Geoff Calkins of the Memphis Commercial-Appeal: And, yes, I know, Calipari won’t be implicated in the report. That’s part of the genius of the man. Calipari wasn’t implicated when UMass lost its Final Four appearance. He wasn’t implicated when the NCAA alleged that Derrick Rose didn’t take his SAT. He wasn’t implicated when the NCAA alleged that Reggie Rose, Derrick’s brother, made impermissible trips on the team plane, either. Maybe Calipari should think about ditching “Refuse to Lose” for a whole new slogan. Like: “Never implicated!” Or: “Not personally named!” It takes a village to take the fall for Calipari, doesn’t it? Or at least a university.

Mark Kriegal of FOXSports: So should I expunge the memory as well, to pretend that Mario Chalmers' three-pointer, the famous shot that sent the game into an extra period, never happened? And what of the fans from, say, UCLA, who traveled to Texas to get beat by a player who, it now turns out, shouldn't have been playing? Derrick Rose had 25 points, nine rebounds and four assists while holding the Bruins' Darren Collison to 1-of-9 shooting. I'm sure Bruins fans would love to forget that. Maybe it would help ease their pain if the NCAA reimbursed them for the price of their tickets to the vacated games. Actually, it's easier to pretend these games never happened than it is to imagine the NCAA parting with a cent.

Eamonn Brennan of The Dagger: If you're a coach, as long as you're careful enough, there's literally no reason not to cheat. If you're a player, and you're good enough to leave for the NBA in a year, there's literally no reason not to cheat. See where we're going with this? This investigation was basically a gigantic waste of time, energy, and authority. I hope the NCAA at least recycles its paper.

Luke Winn of SI: When Pitino was allowed to keep his job last week -- despite a morality clause in his contract that seemingly would have allowed Louisville to fire him without a buyout -- it wasn't a great day for the public image of college basketball. A message went out to present and future coaches: If you build up enough capital by winning games, your employer will be willing to overlook even the sleaziest of personal scandals. As the NCAA prepares to erase another Calipari milestone, another message is being sent: You can have not one, but two Final Fours vacated for using ineligible players, and still become the highest-paid coach in the game, at the most storied basketball school in the land. Knowing that, what incentive is left to stay clean?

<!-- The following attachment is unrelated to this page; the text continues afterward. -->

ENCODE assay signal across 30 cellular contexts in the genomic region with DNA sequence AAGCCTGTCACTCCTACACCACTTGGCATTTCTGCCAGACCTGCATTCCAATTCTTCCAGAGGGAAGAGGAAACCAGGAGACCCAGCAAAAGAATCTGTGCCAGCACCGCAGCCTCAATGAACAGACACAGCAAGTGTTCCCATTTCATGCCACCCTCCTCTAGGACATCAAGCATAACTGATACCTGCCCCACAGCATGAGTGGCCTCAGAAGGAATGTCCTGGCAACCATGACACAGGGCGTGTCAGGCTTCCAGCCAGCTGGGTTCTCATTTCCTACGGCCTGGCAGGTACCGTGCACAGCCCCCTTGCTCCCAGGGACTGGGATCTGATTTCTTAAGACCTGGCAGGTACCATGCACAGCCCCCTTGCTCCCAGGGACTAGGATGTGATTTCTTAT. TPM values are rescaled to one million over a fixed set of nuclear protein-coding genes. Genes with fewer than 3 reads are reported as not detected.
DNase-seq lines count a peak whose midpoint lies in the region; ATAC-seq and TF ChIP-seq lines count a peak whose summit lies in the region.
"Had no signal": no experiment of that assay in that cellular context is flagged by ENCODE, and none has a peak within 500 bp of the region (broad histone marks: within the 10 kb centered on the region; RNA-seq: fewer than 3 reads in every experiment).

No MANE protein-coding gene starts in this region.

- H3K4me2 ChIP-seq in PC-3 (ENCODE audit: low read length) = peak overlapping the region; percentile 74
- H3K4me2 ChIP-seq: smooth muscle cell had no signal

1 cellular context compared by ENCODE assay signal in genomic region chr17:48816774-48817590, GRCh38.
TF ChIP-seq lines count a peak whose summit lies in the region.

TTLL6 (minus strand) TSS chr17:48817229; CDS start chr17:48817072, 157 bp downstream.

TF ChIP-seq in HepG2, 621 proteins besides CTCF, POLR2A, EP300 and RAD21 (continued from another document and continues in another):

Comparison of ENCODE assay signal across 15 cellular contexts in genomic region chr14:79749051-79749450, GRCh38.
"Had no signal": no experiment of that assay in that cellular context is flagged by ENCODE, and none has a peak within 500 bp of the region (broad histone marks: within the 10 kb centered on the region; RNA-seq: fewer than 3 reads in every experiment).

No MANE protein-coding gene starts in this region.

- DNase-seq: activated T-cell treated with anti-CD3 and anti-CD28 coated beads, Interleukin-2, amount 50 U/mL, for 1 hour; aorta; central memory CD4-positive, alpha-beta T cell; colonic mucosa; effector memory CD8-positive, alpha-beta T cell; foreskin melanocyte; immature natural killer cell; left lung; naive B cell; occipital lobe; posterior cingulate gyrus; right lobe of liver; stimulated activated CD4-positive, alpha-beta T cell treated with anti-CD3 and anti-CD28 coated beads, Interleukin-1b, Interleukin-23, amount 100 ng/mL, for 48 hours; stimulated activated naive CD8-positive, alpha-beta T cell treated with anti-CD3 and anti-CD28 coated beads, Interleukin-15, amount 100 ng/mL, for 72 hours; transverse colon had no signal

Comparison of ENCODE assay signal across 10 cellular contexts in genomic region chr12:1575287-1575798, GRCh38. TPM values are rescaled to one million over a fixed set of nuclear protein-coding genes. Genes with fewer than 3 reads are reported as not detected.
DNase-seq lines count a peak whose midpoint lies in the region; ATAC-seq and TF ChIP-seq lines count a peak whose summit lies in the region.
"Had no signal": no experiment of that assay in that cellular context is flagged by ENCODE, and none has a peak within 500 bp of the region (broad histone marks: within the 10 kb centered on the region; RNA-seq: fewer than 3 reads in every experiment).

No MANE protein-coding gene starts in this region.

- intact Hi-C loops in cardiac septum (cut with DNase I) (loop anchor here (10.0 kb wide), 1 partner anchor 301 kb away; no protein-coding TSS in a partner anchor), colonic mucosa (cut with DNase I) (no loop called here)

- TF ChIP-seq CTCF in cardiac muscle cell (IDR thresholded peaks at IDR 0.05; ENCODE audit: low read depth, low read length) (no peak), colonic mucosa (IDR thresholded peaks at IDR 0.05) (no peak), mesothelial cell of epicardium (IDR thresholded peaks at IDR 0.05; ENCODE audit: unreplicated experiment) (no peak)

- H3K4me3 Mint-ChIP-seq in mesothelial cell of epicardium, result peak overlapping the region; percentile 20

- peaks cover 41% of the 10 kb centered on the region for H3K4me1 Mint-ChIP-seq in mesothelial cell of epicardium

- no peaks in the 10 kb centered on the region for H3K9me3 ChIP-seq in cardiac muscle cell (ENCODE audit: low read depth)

rtmsf of Rush the Court: Speaking of Coach Cal (and UK fans will remind us that correlation isn’t causation), he now becomes the first head coach in the history of college basketball to have had NCAA-mandated removals of Final Four appearances at different schools. You should recall that Calipari’s only other F4 appearance in 1996 was later vacated because of Marcus Camby's prodigious affinity for cashmoney and bling. This latest Derrick Rose situation makes Calipari programs two-for-two, and, interestingly, the Memphis Tiger program two-for-three on removed Final Four appearances. Keep polishing that 1973 runner-up trophy, Tigers, it’ll be a while until the next one.

Strait Pinkie: "It is my hope that they played for Calipari, not because of money or fake SAT scores, but because of his style of play and his track record of getting players to the next level. At the University of Kentucky those two traits alone should be enough to get players to dress in blue and white. I also hope that these two traits are the reason that UK decided to hire Calipari."

Hick Flick from Rumors and Rants: There have been plenty of Final Four teams who have since had the infamous eraser taken to their Final Four apperances, with the Fab Five teams of Michigan being the most notable examples. But never has an NCAA champion seen their title stripped. Which begs a question — if Memphis had won, would the NCAA taken a different course of punishment to avoid that scenario? I think we can all venture to guess the answer to that question. But thanks to Mario Chalmers, we’ll never know. And for that the rules police in Indy should be permanently grateful.